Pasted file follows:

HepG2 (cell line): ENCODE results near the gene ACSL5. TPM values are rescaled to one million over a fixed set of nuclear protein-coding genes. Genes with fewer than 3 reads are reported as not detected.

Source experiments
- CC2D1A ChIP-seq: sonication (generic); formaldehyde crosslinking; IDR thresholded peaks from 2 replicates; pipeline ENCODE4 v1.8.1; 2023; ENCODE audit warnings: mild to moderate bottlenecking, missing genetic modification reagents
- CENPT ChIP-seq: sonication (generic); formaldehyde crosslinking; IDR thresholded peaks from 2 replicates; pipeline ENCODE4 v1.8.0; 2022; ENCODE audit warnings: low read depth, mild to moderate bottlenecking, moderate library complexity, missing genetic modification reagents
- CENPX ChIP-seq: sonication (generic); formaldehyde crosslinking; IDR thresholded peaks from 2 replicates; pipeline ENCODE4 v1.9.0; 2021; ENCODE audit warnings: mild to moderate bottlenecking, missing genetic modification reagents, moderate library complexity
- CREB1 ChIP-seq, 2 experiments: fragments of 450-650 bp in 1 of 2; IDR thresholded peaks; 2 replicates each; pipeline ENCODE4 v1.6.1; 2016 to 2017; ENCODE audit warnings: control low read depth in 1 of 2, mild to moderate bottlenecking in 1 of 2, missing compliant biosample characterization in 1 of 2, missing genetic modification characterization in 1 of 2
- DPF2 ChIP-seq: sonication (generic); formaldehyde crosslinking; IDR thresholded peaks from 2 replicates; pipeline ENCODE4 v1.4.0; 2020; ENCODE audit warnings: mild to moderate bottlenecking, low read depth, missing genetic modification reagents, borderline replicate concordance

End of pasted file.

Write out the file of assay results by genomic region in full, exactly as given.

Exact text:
HepG2 (cell line): ENCODE results near the gene ACSL5. TPM values are rescaled to one million over a fixed set of nuclear protein-coding genes. Genes with fewer than 3 reads are reported as not detected.

Source experiments
- CC2D1A ChIP-seq: sonication (generic); formaldehyde crosslinking; IDR thresholded peaks from 2 replicates; pipeline ENCODE4 v1.8.1; 2023; ENCODE audit warnings: mild to moderate bottlenecking, missing genetic modification reagents
- CENPT ChIP-seq: sonication (generic); formaldehyde crosslinking; IDR thresholded peaks from 2 replicates; pipeline ENCODE4 v1.8.0; 2022; ENCODE audit warnings: low read depth, mild to moderate bottlenecking, moderate library complexity, missing genetic modification reagents
- CENPX ChIP-seq: sonication (generic); formaldehyde crosslinking; IDR thresholded peaks from 2 replicates; pipeline ENCODE4 v1.9.0; 2021; ENCODE audit warnings: mild to moderate bottlenecking, missing genetic modification reagents, moderate library complexity
- CREB1 ChIP-seq, 2 experiments: fragments of 450-650 bp in 1 of 2; IDR thresholded peaks; 2 replicates each; pipeline ENCODE4 v1.6.1; 2016 to 2017; ENCODE audit warnings: control low read depth in 1 of 2, mild to moderate bottlenecking in 1 of 2, missing compliant biosample characterization in 1 of 2, missing genetic modification characterization in 1 of 2
- DPF2 ChIP-seq: sonication (generic); formaldehyde crosslinking; IDR thresholded peaks from 2 replicates; pipeline ENCODE4 v1.4.0; 2020; ENCODE audit warnings: mild to moderate bottlenecking, low read depth, missing genetic modification reagents, borderline replicate concordance